Monday, September 25, 2017

It's Not the Stork: A Book about Girls, Boys, Babies, Bodies, Families, and Friends

Written by: Robie H. Harris and Michael Emberley

First line: Look! A hippo family!

Why you should read this book: It a fairly extensive book about bodies, sexuality, growing up, and human interaction for very young readers: the cover says "4 and up" but it's written at a level most appropriate for reading out loud to those who can't read to themselves. Although the author does not touch on trans issues in the discussion of gender, the idea of gay parents is briefly normalized in the text, as is masturbation, and the overall subject matter covers the type of questions that little kids just starting to wonder about being human might ask. The illustrations are adorable, although I found the comic addition of a bird and a bee commenting on the text a little fluffy and distracting; overall, this is a pretty good introduction, best read a little at a time to kids who are just starting to make sense of the world.

Why you shouldn't read this book: For some unknowable reason, you believe it's not healthy for children to understand anything about their bodies.





Green Pants

Written by: Kenneth Kraegel.

First line: Jameson only ever wore green pants.

Why you should read this book: Like many young children Jameson's peculiar insistence on a particular lifestyle choice—in this case, only wearing green pants—is amusing and tolerable to adults, until the day the world can no longer accommodate his eccentricity. When Jameson's cousin decides to marry the most beautiful girl Jameson can imagine, he's thrilled at her request to participate in the wedding, with on hitch: he'll have to wear a black tuxedo. After a crisis of monumental proportions, Jameson finds a way to stay true to himself while conforming to society's standards.

Why you shouldn't read this book: You're in the process of shaming a young child out of any personality quirks that might differentiate them from other humans.


Monday, September 11, 2017

Last Look

Written by: Charles Burns

First line: This is the only part I'll remember.

Why you should read this book: The X'ed Out trilogy is collected here in one volume, which is good news for readers, because I can't imagine how frustrating it must have been to read this story in pieces without its conclusion. It's the kind of book where you're trying to piece the story together right up until the last couple pages, when all the threads comes together, and then you have to start again at the beginning so you can read it and understand it at the same time. Our protagonist, Doug, seems trapped in his relationships in the real world even as he bounces over and over again back to a hallucinatory nightmare landscape that mirrors his deepest fears with cunning distortion.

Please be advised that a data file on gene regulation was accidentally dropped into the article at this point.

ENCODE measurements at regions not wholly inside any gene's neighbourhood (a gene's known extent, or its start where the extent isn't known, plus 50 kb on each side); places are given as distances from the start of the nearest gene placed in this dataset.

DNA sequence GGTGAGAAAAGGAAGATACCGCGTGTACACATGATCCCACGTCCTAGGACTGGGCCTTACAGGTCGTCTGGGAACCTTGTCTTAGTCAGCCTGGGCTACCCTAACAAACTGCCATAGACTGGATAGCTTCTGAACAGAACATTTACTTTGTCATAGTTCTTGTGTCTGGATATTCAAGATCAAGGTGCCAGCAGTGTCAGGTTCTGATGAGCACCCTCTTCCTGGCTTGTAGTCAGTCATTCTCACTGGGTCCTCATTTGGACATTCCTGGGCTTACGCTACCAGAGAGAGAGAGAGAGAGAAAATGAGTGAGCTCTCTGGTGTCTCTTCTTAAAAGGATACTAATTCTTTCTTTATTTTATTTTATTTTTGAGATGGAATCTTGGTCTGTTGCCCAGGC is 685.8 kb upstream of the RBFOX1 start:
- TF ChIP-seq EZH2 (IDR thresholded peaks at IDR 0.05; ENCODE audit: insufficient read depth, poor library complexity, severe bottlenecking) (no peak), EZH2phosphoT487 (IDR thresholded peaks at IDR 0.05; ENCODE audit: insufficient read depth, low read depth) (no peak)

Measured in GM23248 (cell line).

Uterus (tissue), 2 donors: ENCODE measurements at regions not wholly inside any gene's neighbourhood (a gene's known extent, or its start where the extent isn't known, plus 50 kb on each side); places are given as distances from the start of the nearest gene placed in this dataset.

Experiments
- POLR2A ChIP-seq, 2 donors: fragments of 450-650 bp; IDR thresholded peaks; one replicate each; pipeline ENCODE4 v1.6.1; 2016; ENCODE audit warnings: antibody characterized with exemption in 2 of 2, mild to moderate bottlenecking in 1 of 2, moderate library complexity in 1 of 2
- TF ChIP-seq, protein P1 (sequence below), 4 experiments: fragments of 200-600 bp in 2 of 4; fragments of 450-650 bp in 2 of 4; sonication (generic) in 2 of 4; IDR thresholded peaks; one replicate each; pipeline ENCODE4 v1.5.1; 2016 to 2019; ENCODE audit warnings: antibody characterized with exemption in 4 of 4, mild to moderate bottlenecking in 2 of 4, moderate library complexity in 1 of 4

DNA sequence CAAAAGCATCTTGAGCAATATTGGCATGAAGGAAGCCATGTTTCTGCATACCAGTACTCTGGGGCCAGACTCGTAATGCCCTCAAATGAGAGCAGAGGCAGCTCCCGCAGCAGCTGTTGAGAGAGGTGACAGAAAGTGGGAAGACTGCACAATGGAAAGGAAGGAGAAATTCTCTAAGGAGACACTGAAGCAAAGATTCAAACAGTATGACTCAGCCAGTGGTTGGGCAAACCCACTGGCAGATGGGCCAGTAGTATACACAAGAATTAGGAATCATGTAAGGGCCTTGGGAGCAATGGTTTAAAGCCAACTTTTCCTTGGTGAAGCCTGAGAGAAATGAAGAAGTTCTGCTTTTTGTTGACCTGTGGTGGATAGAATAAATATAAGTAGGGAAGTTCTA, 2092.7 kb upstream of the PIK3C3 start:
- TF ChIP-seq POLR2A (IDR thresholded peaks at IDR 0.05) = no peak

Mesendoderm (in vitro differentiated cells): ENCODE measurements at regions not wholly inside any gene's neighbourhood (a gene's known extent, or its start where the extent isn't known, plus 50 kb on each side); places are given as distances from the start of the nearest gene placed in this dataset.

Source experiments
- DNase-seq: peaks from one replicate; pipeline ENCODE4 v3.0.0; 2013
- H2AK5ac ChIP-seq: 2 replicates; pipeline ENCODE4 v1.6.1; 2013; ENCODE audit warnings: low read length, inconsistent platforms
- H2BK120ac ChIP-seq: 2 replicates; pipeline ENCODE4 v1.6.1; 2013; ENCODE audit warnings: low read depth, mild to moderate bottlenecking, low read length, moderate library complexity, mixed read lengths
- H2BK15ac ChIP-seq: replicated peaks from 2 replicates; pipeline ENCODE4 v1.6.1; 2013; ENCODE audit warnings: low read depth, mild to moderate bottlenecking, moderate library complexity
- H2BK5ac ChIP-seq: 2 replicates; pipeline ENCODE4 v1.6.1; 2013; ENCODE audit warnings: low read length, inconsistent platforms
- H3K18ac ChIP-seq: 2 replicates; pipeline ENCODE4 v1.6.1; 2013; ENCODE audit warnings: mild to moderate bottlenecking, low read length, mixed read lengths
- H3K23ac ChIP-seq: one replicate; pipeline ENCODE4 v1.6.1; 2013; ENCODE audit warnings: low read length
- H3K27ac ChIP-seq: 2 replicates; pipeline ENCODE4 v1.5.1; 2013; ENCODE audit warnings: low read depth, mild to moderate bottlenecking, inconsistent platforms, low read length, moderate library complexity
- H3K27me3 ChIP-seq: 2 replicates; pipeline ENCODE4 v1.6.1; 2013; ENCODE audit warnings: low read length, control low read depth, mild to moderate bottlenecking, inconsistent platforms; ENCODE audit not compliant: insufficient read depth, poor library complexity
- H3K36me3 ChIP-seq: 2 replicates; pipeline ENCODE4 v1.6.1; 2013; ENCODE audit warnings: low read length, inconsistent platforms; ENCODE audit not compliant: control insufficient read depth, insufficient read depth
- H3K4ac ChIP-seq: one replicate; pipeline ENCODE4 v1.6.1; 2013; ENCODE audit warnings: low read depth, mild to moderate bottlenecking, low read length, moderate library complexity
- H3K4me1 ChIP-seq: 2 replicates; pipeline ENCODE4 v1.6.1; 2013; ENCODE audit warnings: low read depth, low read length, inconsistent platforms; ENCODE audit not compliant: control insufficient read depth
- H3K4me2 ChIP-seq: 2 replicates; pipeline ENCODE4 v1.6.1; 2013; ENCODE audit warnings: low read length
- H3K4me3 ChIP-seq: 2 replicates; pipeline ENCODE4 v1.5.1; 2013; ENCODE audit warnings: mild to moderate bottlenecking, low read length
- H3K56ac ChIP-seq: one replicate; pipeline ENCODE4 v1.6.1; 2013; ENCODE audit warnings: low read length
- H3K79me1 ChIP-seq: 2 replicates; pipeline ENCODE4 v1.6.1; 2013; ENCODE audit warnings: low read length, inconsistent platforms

Why you shouldn't read this book: You can pinpoint the exact moment in your life when everything went wrong and you can't stop reliving it. 


Kill My Mother

Written by: Jules Feiffer

First line: And now for your listening pleasure—Miss Ginger Rogers singe her new hit from her new musical, "The Gold Diggers!"

Why you should read this book: Cartooning legend Jules Feiffer showcases his slapdash drawing style and his in-depth knowledge of human nature in this hard-boiled graphic novel, a murder mystery that twists and turns and romps through history until it reaches its beautiful, satisfying, unexpected conclusion. The lives of five determined women intersect in surprising ways, driven by lies, secrets, betrayals, family, and love. A joyous, funny, deep, and intelligent drama that reminds the reader what human beings are really like, on the surface and behind their veils.

Why you shouldn't read this book: You can't stomach too much murder.


Thursday, August 24, 2017

The Westing Game: A Puzzle Mystery

Written by: Ellen Raskin

First line: The sun sets in the west (just about everyone knows that), but Sunset Towers faced east.

Why you should read this book: This is the kind of story that's best enjoyed if you don't really have any idea what's going on and only figure out the details as the characters reveal them: a murder mystery with more twists than a pretzel factory. A reportedly unpleasant industrialist, Sam Westing, dies under unusual circumstances, having previously gathered sixteen potential heirs of all ages and from all walks of life, who are then pitted against each other to find his killer and inherit his two hundred million dollar fortune. Nothing is as it seems, and, according to Westing's will, the information they don't have is more important than the information they do have.

Why you shouldn't read this book: You're easily confused and don't enjoy it.


Anne Frank: The Diary of a Young Girl

Written by: Anne Frank

First line: On Friday, June 12th, I woke up at six o'clock and no wonder; it was my birthday.

Why you should read this book: The first time I read this book, I was much younger than Anne, probably about seven or eight, as Jewish parents begin their children's education about the Holocaust pretty young, and I was a voracious reader, and I have read it dozens of times over the years. This time, I shared it with my twelve-year-old stepdaughter, and got to see Anne's world fresh through another pair of eyes. This story of a thoughtful adolescent who died believing that people were basically good, despite all the terror and hardship she encountered during World War II, should be required reading for every young person, and quite a few adults.